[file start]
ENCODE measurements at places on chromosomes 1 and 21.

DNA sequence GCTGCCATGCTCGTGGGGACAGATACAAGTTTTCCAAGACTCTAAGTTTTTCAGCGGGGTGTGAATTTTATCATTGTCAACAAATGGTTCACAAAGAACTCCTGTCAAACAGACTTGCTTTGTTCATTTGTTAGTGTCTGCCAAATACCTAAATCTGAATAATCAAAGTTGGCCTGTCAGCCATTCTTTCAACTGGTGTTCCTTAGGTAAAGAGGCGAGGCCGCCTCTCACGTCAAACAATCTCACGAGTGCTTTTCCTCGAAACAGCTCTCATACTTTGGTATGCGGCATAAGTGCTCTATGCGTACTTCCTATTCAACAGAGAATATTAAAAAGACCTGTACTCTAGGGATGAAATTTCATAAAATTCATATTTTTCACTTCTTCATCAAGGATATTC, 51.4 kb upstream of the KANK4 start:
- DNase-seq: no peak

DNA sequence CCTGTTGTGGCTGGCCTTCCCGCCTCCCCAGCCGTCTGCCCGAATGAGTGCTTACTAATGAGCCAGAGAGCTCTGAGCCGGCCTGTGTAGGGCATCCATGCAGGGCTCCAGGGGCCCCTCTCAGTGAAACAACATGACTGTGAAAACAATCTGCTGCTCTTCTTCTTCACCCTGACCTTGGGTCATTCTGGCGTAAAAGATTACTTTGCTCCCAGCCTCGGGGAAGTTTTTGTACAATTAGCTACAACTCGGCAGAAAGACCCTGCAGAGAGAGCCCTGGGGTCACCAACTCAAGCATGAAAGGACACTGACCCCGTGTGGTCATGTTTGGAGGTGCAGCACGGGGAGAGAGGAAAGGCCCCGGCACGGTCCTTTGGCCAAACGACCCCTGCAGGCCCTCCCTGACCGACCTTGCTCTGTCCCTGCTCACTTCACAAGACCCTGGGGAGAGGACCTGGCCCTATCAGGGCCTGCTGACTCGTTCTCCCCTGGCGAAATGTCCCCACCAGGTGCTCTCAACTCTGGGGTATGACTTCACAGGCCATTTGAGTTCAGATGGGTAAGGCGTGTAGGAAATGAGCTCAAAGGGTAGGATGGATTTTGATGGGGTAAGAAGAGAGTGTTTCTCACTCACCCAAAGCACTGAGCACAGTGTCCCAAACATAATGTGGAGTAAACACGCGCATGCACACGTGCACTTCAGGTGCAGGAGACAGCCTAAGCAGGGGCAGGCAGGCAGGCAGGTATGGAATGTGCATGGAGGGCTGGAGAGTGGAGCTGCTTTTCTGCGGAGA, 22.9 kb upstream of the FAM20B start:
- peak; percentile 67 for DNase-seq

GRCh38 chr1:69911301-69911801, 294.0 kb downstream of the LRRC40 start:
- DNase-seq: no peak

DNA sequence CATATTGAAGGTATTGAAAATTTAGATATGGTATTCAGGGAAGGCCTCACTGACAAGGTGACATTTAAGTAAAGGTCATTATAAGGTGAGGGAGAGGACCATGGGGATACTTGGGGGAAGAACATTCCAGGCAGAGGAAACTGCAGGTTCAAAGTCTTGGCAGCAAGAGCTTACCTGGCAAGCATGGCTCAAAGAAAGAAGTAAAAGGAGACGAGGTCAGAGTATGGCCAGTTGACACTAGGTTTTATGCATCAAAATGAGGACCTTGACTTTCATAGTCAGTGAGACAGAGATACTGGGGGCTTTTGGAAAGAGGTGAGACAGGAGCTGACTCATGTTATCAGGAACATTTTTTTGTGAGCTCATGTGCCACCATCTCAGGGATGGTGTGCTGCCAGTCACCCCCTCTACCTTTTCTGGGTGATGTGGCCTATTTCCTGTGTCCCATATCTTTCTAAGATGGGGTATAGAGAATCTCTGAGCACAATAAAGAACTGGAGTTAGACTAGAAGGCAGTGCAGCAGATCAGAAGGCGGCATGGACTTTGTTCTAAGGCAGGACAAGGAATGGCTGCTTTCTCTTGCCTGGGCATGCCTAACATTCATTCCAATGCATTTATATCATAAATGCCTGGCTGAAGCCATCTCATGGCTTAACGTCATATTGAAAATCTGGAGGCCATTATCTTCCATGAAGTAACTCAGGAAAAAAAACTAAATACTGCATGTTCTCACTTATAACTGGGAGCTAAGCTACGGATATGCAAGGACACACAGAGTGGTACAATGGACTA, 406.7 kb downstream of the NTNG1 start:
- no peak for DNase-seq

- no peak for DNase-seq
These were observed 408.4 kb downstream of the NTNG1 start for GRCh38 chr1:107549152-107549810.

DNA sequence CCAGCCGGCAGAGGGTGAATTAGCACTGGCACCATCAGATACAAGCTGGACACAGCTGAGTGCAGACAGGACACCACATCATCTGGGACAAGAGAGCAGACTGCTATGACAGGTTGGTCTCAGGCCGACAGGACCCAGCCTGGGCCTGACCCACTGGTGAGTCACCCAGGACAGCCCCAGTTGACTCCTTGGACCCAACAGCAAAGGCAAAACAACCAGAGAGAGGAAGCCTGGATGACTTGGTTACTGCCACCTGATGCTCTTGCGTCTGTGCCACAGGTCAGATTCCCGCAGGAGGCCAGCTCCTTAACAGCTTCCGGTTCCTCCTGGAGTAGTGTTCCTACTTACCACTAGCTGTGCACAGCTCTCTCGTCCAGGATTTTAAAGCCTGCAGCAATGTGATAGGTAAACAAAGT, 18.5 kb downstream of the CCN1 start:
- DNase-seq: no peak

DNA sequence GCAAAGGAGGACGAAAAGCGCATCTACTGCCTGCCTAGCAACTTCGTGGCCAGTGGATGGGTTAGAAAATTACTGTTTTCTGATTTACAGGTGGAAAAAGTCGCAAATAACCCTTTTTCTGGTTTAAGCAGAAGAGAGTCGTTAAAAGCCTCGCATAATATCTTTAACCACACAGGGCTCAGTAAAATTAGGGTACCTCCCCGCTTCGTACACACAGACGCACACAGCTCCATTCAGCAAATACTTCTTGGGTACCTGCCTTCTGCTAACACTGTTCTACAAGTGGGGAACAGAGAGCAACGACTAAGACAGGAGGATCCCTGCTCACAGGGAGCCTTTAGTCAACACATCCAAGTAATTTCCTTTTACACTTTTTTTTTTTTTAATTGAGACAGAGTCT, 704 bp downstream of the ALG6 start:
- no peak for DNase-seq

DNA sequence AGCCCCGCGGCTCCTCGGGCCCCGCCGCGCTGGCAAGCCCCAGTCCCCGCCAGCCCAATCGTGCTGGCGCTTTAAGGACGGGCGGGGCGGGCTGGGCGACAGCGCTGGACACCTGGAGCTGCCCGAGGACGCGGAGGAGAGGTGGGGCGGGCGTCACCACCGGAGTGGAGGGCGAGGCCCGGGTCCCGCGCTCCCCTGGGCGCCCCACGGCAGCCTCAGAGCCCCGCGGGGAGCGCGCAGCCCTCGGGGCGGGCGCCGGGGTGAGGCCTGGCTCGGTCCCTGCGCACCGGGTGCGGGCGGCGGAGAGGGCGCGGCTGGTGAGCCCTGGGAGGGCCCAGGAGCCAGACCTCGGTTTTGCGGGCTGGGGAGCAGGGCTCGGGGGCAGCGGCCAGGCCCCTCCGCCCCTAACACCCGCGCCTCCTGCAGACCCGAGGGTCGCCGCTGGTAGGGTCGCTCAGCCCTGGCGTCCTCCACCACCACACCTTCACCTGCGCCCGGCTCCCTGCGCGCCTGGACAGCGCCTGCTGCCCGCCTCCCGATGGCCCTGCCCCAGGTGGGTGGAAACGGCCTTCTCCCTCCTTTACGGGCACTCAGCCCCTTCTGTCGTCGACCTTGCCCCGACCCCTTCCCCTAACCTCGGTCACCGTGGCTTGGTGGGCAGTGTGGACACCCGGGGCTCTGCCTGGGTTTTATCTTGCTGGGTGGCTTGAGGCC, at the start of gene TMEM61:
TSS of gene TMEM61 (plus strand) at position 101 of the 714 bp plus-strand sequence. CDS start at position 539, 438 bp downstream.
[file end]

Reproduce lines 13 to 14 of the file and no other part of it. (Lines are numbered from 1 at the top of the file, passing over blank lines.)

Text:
- DNase-seq: no peak

DNA sequence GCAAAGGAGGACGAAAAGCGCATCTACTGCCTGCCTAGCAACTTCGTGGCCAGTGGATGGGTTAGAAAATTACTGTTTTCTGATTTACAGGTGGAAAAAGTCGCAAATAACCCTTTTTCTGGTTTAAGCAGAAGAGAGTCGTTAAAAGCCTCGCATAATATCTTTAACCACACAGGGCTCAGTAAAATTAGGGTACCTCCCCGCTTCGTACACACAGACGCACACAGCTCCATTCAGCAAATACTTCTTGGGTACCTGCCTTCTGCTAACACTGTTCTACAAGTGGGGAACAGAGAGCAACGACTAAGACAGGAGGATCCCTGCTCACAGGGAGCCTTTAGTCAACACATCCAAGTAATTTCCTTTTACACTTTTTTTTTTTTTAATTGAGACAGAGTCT, 704 bp downstream of the ALG6 start: